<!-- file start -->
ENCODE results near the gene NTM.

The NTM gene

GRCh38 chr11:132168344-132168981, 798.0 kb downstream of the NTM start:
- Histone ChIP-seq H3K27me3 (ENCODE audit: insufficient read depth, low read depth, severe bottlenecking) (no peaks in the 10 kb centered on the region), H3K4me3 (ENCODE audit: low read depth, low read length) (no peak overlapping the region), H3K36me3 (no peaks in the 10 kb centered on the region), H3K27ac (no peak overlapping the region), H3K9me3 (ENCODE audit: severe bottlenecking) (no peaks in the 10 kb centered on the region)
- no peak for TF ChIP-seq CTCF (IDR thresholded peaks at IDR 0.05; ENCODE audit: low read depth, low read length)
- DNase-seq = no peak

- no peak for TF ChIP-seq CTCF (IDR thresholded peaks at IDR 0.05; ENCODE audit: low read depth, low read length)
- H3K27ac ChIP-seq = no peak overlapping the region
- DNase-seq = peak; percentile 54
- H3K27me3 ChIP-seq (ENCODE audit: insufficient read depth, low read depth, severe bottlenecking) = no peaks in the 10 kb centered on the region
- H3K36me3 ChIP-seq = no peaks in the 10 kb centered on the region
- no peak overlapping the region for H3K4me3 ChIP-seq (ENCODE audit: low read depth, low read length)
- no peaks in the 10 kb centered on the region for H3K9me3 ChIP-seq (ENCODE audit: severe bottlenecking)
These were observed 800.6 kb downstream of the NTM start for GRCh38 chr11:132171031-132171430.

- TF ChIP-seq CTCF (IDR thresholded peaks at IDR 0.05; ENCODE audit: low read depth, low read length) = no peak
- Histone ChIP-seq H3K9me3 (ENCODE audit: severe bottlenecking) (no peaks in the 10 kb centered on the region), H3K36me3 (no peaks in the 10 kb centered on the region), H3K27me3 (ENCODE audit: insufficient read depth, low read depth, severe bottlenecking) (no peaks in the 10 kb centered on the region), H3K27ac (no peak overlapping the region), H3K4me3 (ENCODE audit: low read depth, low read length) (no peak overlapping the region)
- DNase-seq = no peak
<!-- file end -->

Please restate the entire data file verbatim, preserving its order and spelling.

ENCODE results near the gene NTM.

The NTM gene

GRCh38 chr11:132168344-132168981, 798.0 kb downstream of the NTM start:
- Histone ChIP-seq H3K27me3 (ENCODE audit: insufficient read depth, low read depth, severe bottlenecking) (no peaks in the 10 kb centered on the region), H3K4me3 (ENCODE audit: low read depth, low read length) (no peak overlapping the region), H3K36me3 (no peaks in the 10 kb centered on the region), H3K27ac (no peak overlapping the region), H3K9me3 (ENCODE audit: severe bottlenecking) (no peaks in the 10 kb centered on the region)
- no peak for TF ChIP-seq CTCF (IDR thresholded peaks at IDR 0.05; ENCODE audit: low read depth, low read length)
- DNase-seq = no peak

- no peak for TF ChIP-seq CTCF (IDR thresholded peaks at IDR 0.05; ENCODE audit: low read depth, low read length)
- H3K27ac ChIP-seq = no peak overlapping the region
- DNase-seq = peak; percentile 54
- H3K27me3 ChIP-seq (ENCODE audit: insufficient read depth, low read depth, severe bottlenecking) = no peaks in the 10 kb centered on the region
- H3K36me3 ChIP-seq = no peaks in the 10 kb centered on the region
- no peak overlapping the region for H3K4me3 ChIP-seq (ENCODE audit: low read depth, low read length)
- no peaks in the 10 kb centered on the region for H3K9me3 ChIP-seq (ENCODE audit: severe bottlenecking)
These were observed 800.6 kb downstream of the NTM start for GRCh38 chr11:132171031-132171430.

- TF ChIP-seq CTCF (IDR thresholded peaks at IDR 0.05; ENCODE audit: low read depth, low read length) = no peak
- Histone ChIP-seq H3K9me3 (ENCODE audit: severe bottlenecking) (no peaks in the 10 kb centered on the region), H3K36me3 (no peaks in the 10 kb centered on the region), H3K27me3 (ENCODE audit: insufficient read depth, low read depth, severe bottlenecking) (no peaks in the 10 kb centered on the region), H3K27ac (no peak overlapping the region), H3K4me3 (ENCODE audit: low read depth, low read length) (no peak overlapping the region)
- DNase-seq = no peak